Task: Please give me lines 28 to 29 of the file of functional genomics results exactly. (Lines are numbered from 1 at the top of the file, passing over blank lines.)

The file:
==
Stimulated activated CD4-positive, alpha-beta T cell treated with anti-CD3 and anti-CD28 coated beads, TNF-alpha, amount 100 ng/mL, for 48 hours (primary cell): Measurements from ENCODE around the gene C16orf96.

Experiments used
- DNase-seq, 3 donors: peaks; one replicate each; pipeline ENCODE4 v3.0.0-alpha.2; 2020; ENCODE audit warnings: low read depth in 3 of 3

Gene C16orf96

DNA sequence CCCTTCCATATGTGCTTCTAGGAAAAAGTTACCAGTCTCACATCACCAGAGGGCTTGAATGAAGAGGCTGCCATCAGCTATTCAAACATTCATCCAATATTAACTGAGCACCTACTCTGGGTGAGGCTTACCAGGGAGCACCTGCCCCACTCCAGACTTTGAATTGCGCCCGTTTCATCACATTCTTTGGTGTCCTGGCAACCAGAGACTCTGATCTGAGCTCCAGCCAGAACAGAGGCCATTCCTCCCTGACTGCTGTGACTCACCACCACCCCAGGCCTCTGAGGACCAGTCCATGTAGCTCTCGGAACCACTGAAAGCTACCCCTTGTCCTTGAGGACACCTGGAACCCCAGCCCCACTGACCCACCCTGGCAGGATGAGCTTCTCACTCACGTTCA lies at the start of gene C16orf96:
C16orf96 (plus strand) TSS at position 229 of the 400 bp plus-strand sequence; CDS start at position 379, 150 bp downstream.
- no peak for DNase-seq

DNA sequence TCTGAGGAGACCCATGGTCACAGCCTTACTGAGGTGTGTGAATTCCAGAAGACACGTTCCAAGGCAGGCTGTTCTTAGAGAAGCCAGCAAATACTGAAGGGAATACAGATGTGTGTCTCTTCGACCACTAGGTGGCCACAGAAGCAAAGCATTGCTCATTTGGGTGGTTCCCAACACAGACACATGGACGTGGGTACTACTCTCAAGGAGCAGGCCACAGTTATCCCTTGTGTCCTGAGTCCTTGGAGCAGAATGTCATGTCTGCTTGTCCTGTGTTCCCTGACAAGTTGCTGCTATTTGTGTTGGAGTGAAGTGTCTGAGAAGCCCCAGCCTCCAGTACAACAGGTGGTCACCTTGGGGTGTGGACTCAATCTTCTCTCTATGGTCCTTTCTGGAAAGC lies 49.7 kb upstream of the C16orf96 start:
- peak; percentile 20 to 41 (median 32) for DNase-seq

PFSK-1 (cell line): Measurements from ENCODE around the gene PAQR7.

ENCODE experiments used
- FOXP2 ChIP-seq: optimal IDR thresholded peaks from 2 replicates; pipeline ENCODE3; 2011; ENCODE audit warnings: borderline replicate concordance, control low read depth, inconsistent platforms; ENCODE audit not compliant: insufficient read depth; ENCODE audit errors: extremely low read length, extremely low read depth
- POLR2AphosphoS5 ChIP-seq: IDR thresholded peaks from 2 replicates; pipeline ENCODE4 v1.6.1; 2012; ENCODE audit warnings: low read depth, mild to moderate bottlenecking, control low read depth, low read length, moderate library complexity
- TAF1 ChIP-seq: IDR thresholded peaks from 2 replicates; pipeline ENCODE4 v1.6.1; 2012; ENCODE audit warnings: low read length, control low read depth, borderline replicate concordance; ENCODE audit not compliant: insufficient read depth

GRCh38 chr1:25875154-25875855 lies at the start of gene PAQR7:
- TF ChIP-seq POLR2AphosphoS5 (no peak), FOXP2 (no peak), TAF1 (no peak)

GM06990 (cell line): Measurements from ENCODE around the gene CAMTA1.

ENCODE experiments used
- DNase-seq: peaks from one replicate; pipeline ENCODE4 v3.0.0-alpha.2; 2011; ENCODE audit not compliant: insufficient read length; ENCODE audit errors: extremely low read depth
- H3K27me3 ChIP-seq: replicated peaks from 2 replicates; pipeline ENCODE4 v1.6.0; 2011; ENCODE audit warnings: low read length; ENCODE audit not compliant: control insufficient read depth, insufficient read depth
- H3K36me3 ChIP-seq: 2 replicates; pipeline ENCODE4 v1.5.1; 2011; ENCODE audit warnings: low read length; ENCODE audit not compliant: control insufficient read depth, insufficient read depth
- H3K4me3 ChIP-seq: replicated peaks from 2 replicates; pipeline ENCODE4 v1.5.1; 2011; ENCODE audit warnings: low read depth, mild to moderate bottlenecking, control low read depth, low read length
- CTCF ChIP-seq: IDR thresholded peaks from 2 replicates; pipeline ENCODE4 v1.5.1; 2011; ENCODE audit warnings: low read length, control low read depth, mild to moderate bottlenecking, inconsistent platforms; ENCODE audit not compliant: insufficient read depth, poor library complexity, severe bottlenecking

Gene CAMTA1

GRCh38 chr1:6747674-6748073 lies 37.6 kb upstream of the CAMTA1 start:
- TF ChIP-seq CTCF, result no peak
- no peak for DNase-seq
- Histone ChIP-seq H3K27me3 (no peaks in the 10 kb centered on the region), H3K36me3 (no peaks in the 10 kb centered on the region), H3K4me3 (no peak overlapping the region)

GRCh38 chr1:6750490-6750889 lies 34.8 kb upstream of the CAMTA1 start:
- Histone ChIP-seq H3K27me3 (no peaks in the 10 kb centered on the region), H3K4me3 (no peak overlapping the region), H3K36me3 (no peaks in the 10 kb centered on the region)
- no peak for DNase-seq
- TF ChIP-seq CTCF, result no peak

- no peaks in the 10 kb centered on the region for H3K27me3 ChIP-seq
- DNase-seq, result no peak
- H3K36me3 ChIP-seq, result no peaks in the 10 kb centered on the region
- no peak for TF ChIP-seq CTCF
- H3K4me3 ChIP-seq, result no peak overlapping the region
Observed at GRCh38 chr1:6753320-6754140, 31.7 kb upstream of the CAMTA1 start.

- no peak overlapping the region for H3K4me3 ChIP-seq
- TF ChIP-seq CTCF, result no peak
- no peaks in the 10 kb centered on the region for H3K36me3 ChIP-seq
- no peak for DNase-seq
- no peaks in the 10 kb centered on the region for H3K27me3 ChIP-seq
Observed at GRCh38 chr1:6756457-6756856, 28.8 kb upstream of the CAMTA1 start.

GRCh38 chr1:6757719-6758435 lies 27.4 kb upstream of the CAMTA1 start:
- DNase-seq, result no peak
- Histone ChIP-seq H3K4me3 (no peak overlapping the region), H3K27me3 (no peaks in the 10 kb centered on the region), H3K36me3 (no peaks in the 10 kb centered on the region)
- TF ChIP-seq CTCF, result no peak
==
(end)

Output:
- Histone ChIP-seq H3K27me3 (no peaks in the 10 kb centered on the region), H3K36me3 (no peaks in the 10 kb centered on the region), H3K4me3 (no peak overlapping the region)

GRCh38 chr1:6750490-6750889 lies 34.8 kb upstream of the CAMTA1 start: